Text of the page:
PROPOSALS to turn a former Gwynedd care home into a holiday hostel have been turned down.
An application to develop the vacant Penisarwaun Nursing Home was discussed by Cyngor Gwynedd yesterday (Monday, February 6).
The home closed suddenly in 2018 leaving families of the residents in shock and only seven days to find their loved ones new homes.
Planning committee members discussed the proposal’s failure to meet policy, a lack of information over accommodation numbers, parking and traffic issues and the potential for the holiday development to impact the local community.
The plans called for a change of use from a care home to a serviced accommodation hostel for holiday use together with associated warden’s living accommodation.
The applicant was Rhys Griffith through agent Sarinah Farooq of Cadnant Planning.
The property was described as single-storey with two main wings linked in the centre by a flat roof.
The existing building comprised of 30 bedroom, stores, kitchens, sitting rooms, boiler room, bathrooms together with administrative/staff rooms.
No further information had been submitted to confirm how many beds would be in each bedroom.
Bedrooms would be used as a serviced holiday hostel and included provision for a warden/manager’s residential unit, games room, stores and drying rooms.
A new small lobby for the main entrance was the only addition proposed to the existing building.
Concerns were raised it could cause a “significant increase” in the nature and density of the village site as holiday accommodation.
“This may in turn, significantly harm the character, image and nature of the local area and undermine the residential amenities of nearby residents on the grounds of noise nuisance,” the planning report stated.
During a public consultation, the community council considered the application for 30 rooms “excessive”, and on a winding narrow road which could “create difficulties and road hazard”.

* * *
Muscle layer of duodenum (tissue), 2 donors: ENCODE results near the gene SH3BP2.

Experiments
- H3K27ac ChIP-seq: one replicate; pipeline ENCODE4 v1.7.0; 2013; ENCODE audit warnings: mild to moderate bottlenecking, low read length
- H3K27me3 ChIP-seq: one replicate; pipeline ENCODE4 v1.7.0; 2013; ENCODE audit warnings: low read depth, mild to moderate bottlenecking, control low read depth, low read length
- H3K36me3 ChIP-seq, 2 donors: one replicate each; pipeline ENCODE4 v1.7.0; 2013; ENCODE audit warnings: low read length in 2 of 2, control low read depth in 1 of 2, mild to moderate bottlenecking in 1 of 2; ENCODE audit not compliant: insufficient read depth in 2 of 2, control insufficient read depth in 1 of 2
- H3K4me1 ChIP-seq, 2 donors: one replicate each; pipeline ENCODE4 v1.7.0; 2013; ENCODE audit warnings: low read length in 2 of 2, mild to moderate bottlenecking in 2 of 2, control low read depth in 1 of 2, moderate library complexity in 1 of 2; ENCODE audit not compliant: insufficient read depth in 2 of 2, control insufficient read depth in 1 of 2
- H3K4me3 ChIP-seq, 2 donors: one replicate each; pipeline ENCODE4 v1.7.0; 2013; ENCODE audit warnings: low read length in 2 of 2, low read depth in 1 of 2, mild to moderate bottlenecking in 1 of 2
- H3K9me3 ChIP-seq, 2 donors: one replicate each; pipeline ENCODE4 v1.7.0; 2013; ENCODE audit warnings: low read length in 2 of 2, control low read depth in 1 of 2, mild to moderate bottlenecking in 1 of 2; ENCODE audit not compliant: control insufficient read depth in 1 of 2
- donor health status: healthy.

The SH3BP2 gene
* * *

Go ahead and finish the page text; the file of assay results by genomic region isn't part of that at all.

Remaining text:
There was also potential for an increase in noise impacting nearby residents who also raised parking issues.
The applicants had stated that provision for a warden would allow for 24-hour supervision, minimising “the likelihood any of noise and disturbance arising”.
But public objections included increase in traffic and parking, scale and over development, significant impact on resident’s amenities due to noise, and an excess of similar holiday accommodation in the area.
Planners considered the scheme contrary to policies in the LDP and there was “insufficient information” submitted regarding the number of beds proposed “to fully appreciate its impact”.
It said: “Should there be two bunk-beds in each room this could mean a minimum of 60 and a maximum of 120 (or more) of visitors/residents.”
Planning officer Idwal Williams said: “As submitted the application was considered not acceptable based on the lack of compliance with policies and local and national planning guidance.
“The recommendation was to refuse the application.”
Objector Gareth Griffiths spoke on behalf of Penisarwaun residents who feared it had the “potential to be the largest hostel in the local area by far”.
Among issues he cited scale, noise, parking and traffic, saying it would “flow six times higher, and the one lane into the village was already very narrow”.
Committee members decided to follow the officer’s recommendation to refuse, passed by 11 votes, one abstention, none against.